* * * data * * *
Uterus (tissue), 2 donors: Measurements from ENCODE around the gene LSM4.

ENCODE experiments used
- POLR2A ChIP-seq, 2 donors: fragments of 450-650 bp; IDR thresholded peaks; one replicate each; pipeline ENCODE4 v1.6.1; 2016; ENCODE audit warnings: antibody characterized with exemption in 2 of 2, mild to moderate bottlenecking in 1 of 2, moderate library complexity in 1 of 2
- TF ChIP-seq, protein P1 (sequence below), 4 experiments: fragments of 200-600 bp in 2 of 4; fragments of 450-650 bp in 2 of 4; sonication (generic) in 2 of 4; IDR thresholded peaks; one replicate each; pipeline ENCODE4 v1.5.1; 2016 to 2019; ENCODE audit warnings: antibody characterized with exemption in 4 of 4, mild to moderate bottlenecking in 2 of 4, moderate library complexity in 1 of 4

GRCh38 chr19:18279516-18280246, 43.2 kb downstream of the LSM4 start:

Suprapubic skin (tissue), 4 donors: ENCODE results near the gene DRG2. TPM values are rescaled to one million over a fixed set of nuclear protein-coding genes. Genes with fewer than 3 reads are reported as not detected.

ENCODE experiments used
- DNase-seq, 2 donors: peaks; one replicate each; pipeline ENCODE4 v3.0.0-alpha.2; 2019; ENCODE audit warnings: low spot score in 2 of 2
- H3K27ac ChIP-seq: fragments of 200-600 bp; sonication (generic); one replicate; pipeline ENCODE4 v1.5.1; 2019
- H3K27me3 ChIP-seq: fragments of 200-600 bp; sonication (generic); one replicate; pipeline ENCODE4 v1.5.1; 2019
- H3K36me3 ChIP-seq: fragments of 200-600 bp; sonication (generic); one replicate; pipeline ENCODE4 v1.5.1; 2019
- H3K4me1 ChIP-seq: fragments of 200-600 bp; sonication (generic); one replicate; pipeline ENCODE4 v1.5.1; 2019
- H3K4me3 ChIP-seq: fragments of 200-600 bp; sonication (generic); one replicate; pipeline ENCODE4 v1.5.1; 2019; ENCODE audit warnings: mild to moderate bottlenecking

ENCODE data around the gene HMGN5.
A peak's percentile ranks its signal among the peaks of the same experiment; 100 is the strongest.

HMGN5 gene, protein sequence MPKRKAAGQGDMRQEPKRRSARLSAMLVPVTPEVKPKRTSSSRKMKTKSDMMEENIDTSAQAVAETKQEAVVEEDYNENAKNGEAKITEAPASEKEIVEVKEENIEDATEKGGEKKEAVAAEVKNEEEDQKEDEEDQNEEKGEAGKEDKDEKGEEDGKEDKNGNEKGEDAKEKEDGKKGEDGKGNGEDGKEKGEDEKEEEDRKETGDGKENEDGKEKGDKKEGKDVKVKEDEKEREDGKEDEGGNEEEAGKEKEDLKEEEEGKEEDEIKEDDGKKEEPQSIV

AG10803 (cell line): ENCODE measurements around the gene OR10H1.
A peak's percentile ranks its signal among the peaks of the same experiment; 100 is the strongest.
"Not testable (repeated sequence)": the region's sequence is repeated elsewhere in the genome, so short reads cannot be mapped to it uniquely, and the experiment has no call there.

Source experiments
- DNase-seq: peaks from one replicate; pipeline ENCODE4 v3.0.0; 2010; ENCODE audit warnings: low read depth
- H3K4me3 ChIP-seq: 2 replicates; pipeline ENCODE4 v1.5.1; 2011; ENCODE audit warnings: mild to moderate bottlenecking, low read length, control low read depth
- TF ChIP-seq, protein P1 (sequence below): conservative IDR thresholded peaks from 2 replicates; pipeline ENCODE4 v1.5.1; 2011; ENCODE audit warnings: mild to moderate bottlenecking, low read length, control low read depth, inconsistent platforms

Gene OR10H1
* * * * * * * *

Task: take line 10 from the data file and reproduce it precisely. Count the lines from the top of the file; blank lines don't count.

- H3K27me3 ChIP-seq: fragments of 200-600 bp; sonication (generic); one replicate; pipeline ENCODE4 v1.5.1; 2019